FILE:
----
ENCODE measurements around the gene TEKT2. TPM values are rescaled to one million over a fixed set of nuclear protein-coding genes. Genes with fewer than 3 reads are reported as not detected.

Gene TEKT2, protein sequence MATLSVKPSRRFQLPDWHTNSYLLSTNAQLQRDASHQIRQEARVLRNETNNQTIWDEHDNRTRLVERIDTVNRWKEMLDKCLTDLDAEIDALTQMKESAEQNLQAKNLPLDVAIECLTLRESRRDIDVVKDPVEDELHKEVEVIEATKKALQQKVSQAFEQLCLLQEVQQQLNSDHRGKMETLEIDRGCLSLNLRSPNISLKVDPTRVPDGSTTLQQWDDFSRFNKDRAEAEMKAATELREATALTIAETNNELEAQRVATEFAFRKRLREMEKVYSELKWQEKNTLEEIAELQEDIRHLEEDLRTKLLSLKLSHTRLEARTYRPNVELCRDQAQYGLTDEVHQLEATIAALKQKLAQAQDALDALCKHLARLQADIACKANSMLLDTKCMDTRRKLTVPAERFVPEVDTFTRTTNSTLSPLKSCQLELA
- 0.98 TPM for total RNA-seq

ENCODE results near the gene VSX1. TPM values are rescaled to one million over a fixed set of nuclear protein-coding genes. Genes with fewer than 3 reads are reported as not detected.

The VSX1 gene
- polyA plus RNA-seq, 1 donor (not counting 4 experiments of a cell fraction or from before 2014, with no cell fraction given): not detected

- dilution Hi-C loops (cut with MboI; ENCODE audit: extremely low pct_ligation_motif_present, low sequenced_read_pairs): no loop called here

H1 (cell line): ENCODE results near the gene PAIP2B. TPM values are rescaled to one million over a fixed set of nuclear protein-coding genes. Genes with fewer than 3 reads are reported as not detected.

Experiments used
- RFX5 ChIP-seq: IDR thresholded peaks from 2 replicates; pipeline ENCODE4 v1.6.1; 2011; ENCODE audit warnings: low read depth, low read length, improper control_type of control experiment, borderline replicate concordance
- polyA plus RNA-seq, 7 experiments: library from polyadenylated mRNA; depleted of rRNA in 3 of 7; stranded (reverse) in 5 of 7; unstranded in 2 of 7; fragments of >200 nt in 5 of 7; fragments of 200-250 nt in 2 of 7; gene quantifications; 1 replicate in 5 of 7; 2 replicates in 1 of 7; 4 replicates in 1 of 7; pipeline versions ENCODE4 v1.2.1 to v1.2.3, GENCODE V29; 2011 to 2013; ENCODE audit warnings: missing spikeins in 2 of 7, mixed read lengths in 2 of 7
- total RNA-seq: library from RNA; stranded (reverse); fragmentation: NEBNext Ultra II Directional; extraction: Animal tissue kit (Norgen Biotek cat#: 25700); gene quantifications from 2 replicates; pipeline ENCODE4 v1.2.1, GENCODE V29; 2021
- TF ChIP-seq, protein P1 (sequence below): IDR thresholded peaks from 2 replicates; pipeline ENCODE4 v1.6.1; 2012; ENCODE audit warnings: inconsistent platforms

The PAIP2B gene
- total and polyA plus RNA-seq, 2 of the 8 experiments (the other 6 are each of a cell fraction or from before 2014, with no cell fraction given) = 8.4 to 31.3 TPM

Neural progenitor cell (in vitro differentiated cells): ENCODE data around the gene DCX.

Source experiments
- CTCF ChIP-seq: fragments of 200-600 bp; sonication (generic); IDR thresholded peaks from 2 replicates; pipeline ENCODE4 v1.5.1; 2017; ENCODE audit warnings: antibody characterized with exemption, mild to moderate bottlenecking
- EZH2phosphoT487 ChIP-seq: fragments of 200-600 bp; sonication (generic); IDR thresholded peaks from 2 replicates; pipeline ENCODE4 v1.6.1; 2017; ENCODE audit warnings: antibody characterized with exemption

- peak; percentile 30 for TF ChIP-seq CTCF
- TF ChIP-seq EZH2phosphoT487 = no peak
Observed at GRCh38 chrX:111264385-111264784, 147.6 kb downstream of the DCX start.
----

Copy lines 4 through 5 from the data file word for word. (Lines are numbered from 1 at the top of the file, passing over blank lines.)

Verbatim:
ENCODE results near the gene VSX1. TPM values are rescaled to one million over a fixed set of nuclear protein-coding genes. Genes with fewer than 3 reads are reported as not detected.

The VSX1 gene